In accordance with the present invention, an I/O controller is provided for transferring data between a host processor and a plurality of I/O devices, wherein the host processor generates a transfer command and each of the plurality of I/O devices generate multiple asynchronous service requests for transfer to the host processor. The controller controls the transfer of the service requests from the plurality of I/O devices to the host processor. The controller generates a host processor interrupt signal for application to the host processor, such that in response to the host processor interrupt signal, the host processor generates the transfer command to allow the controller to transfer the service requests to the host processor while also allowing data to be transferred between the host processor and the plurality of I/O devices.
In accordance with another aspect of the present invention, an input/output controller is provided for transferring data between a host processor and a plurality of input/output devices, wherein the host processor generates a transfer command and each of the input/output devices generate multiple asynchronous service requests for transfer to the host processor. The input/output controller includes a processor interconnected to the input/output devices for receiving the service requests and for generating an interrupt request signal. The processor is responsive to the transfer command from the host processor for generating logic control signals. Circuitry is interconnected to the processor for storing pending service requests. Logic circuitry is provided and is activated in response to the interrupt request signal and the logic control signals to generate a host processor interrupt request signal to cause the host processor to generate the transfer command to thereby transfer the service requests to the host processor. The logic circuitry is deactivated by the transfer command to prevent generation of the host processor interrupt request signal when service requests are active or pending in the storage circuitry.
For a more detailed description of the present invention and for further objects and advantages thereof, reference is made to the following Description, taken in conjunction with the accompanying Drawings in which:
FIG. 1 is a schematic block diagram of a digital data processing system incorporating the I/O controller of the present invention;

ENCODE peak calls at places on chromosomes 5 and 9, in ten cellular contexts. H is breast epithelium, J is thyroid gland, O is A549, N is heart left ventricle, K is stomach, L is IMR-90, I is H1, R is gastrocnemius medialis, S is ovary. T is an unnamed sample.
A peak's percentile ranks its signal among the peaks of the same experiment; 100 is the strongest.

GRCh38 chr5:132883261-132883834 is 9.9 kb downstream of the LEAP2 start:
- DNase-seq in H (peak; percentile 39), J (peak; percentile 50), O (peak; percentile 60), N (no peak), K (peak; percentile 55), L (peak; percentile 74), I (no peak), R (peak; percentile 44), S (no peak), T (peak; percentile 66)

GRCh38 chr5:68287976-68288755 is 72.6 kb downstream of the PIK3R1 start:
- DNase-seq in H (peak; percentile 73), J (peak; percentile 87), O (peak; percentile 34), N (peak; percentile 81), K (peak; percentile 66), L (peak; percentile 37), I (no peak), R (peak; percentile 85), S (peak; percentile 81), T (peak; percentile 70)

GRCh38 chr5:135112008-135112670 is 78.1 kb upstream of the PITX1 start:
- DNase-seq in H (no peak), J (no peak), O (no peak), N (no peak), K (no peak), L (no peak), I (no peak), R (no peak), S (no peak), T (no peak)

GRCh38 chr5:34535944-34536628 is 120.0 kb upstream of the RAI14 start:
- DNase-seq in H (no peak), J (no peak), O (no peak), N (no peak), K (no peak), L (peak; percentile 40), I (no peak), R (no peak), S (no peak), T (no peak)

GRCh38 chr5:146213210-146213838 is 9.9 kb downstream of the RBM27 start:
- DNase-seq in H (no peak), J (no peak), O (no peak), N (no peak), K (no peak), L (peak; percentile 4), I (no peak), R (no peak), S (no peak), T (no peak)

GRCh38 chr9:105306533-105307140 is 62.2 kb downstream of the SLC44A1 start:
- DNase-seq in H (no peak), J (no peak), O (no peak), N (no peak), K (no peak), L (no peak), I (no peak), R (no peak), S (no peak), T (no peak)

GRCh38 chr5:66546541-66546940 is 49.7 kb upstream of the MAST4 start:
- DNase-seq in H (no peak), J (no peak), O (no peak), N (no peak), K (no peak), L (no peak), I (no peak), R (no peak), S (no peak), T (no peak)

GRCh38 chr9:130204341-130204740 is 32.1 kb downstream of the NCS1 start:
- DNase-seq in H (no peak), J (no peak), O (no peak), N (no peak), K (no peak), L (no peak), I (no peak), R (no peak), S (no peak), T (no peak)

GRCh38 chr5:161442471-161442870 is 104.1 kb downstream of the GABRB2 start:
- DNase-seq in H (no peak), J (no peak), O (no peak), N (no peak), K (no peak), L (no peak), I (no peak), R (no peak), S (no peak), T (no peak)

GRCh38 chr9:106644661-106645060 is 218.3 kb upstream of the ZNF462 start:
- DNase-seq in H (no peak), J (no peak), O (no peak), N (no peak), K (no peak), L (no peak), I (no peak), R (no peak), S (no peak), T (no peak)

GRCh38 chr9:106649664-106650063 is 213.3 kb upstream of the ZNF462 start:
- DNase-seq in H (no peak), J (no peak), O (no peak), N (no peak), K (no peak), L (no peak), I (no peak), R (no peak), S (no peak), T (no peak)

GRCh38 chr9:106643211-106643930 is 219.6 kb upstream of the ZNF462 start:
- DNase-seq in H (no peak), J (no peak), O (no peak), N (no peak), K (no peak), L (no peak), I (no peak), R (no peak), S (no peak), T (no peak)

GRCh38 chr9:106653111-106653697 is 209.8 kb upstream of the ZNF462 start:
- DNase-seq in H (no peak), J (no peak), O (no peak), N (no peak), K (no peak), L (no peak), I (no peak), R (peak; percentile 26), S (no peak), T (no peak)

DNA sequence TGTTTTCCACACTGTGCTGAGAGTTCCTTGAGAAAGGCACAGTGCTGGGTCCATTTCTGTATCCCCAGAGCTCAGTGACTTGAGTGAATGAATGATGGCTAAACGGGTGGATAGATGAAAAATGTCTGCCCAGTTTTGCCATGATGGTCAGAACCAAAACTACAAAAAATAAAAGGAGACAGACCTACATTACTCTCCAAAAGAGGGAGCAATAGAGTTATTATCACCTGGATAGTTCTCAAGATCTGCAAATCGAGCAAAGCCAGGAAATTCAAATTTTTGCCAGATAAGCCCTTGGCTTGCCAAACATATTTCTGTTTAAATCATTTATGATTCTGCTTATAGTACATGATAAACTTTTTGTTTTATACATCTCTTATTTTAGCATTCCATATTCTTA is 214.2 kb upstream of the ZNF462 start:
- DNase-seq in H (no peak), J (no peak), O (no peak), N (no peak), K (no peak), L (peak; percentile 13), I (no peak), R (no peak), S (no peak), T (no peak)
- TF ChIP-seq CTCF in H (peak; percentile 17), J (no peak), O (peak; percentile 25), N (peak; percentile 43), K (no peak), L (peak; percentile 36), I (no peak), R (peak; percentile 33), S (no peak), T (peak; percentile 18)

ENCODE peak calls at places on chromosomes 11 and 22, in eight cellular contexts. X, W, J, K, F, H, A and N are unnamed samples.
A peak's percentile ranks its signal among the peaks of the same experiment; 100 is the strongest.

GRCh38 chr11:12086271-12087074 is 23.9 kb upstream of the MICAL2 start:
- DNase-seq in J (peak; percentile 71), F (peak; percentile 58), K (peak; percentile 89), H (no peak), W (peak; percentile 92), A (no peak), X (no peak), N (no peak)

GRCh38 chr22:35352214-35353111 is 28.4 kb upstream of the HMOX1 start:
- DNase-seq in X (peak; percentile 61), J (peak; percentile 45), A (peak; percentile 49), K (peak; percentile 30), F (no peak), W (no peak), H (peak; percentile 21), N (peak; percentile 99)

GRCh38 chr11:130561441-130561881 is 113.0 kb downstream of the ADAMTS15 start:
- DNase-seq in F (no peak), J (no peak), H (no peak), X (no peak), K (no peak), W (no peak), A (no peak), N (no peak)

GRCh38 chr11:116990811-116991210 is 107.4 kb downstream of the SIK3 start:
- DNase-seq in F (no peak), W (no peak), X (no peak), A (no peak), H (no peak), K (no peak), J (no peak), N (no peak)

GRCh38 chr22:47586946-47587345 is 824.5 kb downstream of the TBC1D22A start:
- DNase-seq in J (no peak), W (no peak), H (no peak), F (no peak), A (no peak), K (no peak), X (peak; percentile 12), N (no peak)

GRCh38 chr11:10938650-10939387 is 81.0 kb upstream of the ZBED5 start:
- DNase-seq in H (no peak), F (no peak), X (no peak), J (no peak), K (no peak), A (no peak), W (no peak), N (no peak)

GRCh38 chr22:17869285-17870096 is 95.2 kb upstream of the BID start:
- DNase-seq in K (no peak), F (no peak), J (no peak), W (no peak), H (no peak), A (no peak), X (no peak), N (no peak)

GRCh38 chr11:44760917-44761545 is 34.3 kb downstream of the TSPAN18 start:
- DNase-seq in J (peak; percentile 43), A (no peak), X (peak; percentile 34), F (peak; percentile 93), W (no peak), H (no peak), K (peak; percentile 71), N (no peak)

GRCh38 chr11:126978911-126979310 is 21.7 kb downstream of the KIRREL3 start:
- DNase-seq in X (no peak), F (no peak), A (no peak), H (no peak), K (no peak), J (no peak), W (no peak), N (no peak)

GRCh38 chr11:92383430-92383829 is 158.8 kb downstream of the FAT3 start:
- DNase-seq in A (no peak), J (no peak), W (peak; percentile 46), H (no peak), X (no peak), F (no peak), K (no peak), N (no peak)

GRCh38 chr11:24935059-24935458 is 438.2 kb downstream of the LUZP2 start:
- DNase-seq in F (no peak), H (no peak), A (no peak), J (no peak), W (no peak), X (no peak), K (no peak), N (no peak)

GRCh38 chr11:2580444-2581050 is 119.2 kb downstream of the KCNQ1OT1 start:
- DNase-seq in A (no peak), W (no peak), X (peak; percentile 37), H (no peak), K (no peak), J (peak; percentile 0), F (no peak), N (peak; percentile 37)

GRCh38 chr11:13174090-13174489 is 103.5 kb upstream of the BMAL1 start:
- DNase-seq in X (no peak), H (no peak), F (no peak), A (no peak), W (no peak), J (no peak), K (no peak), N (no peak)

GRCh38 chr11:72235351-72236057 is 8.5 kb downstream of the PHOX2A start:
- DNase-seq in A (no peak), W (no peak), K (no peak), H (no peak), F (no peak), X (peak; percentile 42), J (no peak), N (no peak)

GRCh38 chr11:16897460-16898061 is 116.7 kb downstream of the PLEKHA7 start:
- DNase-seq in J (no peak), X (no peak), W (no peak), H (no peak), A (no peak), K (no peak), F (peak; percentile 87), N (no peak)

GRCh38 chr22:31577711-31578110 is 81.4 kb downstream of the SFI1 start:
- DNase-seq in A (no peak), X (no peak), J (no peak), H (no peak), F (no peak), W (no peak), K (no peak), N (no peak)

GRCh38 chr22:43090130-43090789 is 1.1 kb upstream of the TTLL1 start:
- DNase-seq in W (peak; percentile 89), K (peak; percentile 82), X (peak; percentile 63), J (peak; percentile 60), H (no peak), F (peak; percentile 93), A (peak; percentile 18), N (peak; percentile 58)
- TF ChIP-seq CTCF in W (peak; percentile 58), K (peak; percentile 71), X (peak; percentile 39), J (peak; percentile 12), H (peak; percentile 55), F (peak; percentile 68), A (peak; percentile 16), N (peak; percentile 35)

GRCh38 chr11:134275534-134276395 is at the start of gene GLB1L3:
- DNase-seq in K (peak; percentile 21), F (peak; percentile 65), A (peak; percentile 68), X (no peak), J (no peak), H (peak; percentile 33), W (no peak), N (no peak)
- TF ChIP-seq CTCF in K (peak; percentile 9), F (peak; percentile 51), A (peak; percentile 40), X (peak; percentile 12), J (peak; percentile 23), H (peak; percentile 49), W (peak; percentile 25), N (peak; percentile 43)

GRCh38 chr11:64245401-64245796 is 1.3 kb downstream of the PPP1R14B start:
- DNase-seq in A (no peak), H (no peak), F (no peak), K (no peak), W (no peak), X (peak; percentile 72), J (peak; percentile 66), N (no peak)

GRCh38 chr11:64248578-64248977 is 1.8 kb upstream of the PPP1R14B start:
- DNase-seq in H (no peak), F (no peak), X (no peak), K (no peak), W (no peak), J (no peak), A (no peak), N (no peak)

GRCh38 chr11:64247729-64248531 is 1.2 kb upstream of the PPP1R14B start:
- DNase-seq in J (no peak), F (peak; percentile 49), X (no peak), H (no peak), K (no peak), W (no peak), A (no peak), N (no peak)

FIG. 2 is a schematic block diagram illustrating in greater detail the I/O controller of the present invention; and
FIG. 3 is a schematic logic diagram illustrating the interrupt logic of the present I/O controller.
Referring to FIG. 1, the present I/O controller is generally identified by the numeral 10. I/O controller 10 controls the transfer of data and other information between a host processor generally identified by the numeral 12 and a plurality of input/output (I/O) devices each identified by the numeral 14. Although only three I/O devices 14 are shown in FIG. 1, it will be understood that additional I/O devices 14 may be utilized with the present I/O controller 10 depending upon the configuration of the overall system. The overall system may also include additional I/O controllers 10 as shown in FIG. 1 interconnected to I/O devices 14. Characteristic of I/O devices 14 is that they are capable of generating multiple asynchronous service requests to host processor 12.
Host processor 12 includes a processor 30 and a main storage unit 32 for storage of data, machine instructions and input/output control information. Main storage unit 32 communicates with processor 30 via a bidirectional bus 34. Incorporated within processor 30 is an I/O channel subsystem 36. Processor 30 further includes interrupt vector logic 38 which may comprise an interrupt vector mechanism well known to those skilled in the art that utilizes a controller address to vector to the interrupt service portion of the input/output program contained within host processor 12.